Why Romania and Bulgaria get no pass for Schengen accession?
European Union countries have voted on Thursday and allowed Croatia to open its borders completely and participate in ID check free travel zone of Europe. However, Bulgaria and Romania have not been given the pass for Schengen accession yet.
Romania has reportedly lashed out at Austria for blocking its bid to join the visa for Schengen area. Austria has objected joining of Romania and Bulgaria citing migration issues. “When it comes to the accession of Romania and Bulgaria, we are not united and that makes us very weak and that makes me also sad,” Home Affairs Commissioner Ylva Johansson said. “Romania and Bulgaria are fulfilling all the requirements. They have been waiting for a long time. The citizens of Bulgaria and Romania deserve to be fully part of the Schengen area,” Johansson said after the meeting.
Schengen area is the world’s largest free travel zone and comprises of 26 countries — 22 European Union states along with Iceland, Liechtenstein, Norway and Switzerland. Almost 1.7 million people use the visa free travel facility for working in another Schengen country. Furthermore, around 3.5 million people cross Schengen area’s one of the internal border each day. The Schengen area, since its creation in 1985, allows people and goods to freely travel without the need of showing travel or customs documents.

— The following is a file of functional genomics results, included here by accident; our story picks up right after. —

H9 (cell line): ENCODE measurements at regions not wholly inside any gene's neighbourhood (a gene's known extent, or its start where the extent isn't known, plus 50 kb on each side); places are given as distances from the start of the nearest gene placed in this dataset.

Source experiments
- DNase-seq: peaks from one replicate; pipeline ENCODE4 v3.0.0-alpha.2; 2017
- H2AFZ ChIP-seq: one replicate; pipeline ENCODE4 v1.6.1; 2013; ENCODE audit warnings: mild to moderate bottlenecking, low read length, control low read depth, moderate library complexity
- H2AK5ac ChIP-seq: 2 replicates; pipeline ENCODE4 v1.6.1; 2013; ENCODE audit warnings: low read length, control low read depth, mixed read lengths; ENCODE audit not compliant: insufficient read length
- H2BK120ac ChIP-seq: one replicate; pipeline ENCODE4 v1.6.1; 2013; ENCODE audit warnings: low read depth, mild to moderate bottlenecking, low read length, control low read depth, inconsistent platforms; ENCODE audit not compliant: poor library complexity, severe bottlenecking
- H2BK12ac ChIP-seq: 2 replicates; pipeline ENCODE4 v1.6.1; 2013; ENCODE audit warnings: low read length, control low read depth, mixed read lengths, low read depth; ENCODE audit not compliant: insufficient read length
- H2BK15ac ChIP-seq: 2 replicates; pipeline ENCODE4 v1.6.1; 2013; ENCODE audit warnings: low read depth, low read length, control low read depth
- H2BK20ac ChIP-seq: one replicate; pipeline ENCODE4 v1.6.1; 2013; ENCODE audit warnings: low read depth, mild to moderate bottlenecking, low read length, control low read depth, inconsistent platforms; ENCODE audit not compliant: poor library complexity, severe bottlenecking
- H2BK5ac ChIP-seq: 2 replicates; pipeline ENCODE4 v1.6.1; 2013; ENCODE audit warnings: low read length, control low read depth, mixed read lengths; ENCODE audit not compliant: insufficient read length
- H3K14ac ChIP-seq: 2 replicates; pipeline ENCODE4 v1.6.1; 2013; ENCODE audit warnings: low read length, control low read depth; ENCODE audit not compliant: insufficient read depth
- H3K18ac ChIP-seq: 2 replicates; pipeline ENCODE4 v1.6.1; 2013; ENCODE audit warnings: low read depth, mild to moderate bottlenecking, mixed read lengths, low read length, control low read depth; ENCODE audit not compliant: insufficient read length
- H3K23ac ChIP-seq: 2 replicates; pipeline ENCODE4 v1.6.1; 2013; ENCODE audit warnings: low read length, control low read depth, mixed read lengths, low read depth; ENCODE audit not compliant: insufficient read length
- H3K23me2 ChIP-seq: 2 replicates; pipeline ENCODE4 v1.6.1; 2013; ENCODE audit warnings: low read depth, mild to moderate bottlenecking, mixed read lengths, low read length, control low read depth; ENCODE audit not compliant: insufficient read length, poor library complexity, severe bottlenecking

Romania’s Ministry of Foreign Affairs has summoned Austria’s ambassador over “unjustified and unfriendly attitude” by Vienna. “The (foreign ministry) considers that this result is completely unfair and devoid of any objective motivation,” it said in a statement, adding the impact “Austria’s negative vote today has on European unity and cohesion.”
Austria’s opposition has come as a surprise for many in Brussels. “The system is currently not working. Austria got (this year) more than 100,000 illegal border crossings, 75,000 of them not registered, although we are inland country, in the middle of Europe – in the middle of the Schengen countries,” said Austrian Interior Minister Gerhard Karner. “The system doesn’t work. This means that we first have to significantly improve the system at this point. Therefore, I am in favour of postponing the vote and including these countries accordingly.”